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Note from the Editor

Hannah Read

This is a relatively casual introduction to some of the thoughts I’ve had about ~radical ~left ~post-growth approaches to healthcare and healthcare futures since first considering it, as well as the situations that led me to turning my mind to this in the first place.


I hold a masters degree in biomedical engineering, and often joke that I don’t know why that is the case as I have little to no interest in designing medical devices (and didn’t at the time). Engineering (at least as my course would have it) leaves little to opinion and thought beyond correct or incorrect maths and science, and allows imagination only within very practical confines. I remember trying to shoehorn points into technical reports about how things like knee replacement design were only as important as the consideration of which populations would benefit from such technology. Another essay saw me segue into how much money the CEO of the company that produced the leading bioengineered skin replacement made relative to those burns sufferers who were predominantly of lower social status and in precarious housing or labour situations. I just about stopped myself short of suggesting that wildfires brought about by increasing global temperatures would lead to a higher demand for skin grafts. These little forays into the social implications of biomedical engineering were always in spite of the course rather than because of it. Part of my current exploration into these social implications has been an attempt to retroactively learn what I learnt at university but with this lens applied - although perhaps I’m just reading esoteric books and bumming along in the gig economy whilst all of my former classmates develop cutting edge medical technology.


One of the better jobs in my gig economy resumé is as a bank healthcare support worker for the NHS. This position I applied for at the start of the pandemic, after a short stint on universal credit having been left with no freelance work and been unceremoniously made redundant from another job. I had been applying to a few administrative positions in the NHS before the pandemic and was keen to get experience as part of the UK’s socialist behemoth employer. Working within this structure and later training as an operating department practitioner has enlightened me to the less than socialist hierarchies at play within varied clinical environments. I have first hand experience of what it means for patients when care workers are not paid enough, when wards have to rely on agency or bank staff, when societal prejudices lead to worse outcomes for minority groups. Throughout the pandemic there has been much discussion of “overwhelming the NHS”. This is not done by patients but by a lack of safeguarding for staff. The workload becomes unmanageable and care suffers when wards are understaffed and staff are underpaid and overworked - not when someone becomes ill. The incessant creep of private healthcare that seems to accompany claims of an overwhelmed NHS from the right will lead to a health inequality that will be devastating for the most vulnerable. A £70 Randox PCR test one day, the paring away of vital services for disadvantaged communities the next - something already evident in the provision (or lack thereof) of affordable healthcare for trans people in this country.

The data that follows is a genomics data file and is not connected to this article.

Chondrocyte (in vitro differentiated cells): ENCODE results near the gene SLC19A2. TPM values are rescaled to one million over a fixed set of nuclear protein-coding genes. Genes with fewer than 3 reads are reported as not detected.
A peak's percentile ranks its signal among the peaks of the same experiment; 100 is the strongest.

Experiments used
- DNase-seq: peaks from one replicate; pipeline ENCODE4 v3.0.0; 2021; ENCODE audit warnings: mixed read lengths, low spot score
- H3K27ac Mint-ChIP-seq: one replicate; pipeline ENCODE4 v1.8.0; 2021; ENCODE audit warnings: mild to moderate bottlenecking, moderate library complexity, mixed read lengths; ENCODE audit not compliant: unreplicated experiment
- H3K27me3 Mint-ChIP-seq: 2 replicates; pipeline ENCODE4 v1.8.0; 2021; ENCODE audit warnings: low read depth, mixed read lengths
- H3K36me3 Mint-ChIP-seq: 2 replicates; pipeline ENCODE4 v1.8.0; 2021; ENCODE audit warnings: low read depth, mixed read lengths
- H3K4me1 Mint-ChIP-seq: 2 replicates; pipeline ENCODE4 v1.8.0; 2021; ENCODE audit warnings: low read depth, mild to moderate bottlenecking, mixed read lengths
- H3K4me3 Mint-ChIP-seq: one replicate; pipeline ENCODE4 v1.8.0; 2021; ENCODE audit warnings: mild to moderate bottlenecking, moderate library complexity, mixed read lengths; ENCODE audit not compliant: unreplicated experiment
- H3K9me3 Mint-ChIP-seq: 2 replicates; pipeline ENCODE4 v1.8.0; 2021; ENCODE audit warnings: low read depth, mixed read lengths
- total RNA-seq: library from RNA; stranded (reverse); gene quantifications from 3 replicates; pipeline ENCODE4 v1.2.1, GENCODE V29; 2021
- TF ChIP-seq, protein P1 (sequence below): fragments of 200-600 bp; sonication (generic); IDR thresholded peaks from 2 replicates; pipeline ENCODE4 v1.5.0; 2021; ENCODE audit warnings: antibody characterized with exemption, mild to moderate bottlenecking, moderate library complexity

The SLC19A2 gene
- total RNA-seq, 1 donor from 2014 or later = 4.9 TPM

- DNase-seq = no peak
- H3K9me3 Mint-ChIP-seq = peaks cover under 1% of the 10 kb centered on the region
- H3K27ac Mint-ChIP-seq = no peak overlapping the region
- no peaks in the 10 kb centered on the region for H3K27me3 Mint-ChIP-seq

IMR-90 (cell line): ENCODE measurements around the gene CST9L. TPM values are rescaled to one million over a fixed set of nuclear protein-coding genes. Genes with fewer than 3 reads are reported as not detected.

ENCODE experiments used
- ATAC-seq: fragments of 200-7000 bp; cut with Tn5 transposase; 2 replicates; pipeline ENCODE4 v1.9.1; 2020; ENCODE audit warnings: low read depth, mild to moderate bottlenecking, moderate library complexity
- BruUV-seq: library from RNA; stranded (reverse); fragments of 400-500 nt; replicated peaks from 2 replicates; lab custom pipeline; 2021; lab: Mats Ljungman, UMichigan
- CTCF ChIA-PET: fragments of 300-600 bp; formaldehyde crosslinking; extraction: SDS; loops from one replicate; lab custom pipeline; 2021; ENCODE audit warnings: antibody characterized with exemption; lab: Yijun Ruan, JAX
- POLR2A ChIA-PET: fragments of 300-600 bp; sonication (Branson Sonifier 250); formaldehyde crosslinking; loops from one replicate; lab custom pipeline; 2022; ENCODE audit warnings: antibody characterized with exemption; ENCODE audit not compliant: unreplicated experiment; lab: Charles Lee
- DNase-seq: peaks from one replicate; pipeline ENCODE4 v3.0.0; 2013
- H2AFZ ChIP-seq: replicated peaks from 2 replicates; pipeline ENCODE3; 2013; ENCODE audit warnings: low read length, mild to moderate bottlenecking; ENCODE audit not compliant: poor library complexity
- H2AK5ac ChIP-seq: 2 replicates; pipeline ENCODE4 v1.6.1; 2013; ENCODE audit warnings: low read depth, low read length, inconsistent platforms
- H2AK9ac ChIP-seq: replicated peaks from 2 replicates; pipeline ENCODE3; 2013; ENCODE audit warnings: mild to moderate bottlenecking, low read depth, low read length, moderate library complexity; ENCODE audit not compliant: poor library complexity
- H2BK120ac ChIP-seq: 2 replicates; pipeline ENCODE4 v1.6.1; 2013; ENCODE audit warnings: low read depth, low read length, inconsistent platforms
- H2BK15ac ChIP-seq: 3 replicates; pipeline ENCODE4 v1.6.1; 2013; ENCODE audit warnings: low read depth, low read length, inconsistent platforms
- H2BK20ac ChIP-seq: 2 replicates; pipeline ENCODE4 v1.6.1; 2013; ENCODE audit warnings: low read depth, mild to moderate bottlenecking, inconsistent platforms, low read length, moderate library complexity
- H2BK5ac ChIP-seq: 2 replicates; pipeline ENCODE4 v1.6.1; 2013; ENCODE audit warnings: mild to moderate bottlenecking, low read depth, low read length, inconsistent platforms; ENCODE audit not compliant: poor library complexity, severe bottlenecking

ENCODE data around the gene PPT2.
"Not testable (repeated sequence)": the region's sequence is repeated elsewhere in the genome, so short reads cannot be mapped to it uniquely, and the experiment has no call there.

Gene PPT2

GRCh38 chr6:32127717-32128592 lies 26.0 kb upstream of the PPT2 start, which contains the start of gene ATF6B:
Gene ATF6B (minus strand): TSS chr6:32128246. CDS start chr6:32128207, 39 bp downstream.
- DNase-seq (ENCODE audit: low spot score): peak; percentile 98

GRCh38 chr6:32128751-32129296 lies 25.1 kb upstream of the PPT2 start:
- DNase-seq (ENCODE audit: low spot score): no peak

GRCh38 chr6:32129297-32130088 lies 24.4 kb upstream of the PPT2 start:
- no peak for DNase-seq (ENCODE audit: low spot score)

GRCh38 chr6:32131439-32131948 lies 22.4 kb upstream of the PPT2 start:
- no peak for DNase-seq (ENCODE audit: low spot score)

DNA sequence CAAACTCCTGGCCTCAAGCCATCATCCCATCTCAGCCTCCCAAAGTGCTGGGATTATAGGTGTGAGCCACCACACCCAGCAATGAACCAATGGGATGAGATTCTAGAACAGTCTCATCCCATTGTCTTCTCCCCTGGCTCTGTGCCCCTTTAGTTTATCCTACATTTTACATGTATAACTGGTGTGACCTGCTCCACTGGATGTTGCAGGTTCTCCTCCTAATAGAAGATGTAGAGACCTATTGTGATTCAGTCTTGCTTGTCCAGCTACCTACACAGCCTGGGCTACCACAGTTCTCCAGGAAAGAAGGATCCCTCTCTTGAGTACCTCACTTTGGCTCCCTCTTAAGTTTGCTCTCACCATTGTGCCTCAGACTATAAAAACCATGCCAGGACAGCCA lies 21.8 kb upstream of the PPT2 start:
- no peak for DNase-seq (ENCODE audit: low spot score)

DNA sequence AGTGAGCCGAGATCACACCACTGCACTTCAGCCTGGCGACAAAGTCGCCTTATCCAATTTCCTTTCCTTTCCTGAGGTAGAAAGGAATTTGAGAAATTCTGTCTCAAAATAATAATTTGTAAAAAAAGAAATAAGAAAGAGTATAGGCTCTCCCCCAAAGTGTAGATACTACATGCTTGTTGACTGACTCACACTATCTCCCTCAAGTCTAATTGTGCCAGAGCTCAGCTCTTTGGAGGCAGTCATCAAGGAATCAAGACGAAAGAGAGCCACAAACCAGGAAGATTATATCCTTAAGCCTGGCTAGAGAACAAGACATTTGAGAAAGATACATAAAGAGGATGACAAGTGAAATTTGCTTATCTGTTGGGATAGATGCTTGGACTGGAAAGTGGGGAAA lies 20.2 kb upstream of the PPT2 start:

I am personally interested in navigating healthcare futures, particularly in the context of climate change - the role of degrowth in healthcare to reduce the resource consumption of medical therapy; pandemics and diseases that will arise (and are arising) from anthropogenic activity due to things like zoonotic spillover or deteriorating air quality; immediate disaster relief in the face of natural disasters and in providing healthcare for climate migrants; the rejection of pharmaceutical industry profits and a shift toward open source drug resources; and what healthcare could look like beyond the patient-practitioner dichotomy to name a few issues. Beyond discussing problems, I hope that The Guts Of It becomes a publication for the discussion of radical solutions to varied problems facing global healthcare now, imminently, and into the future, and am looking forward to sharing these in the coming months. 

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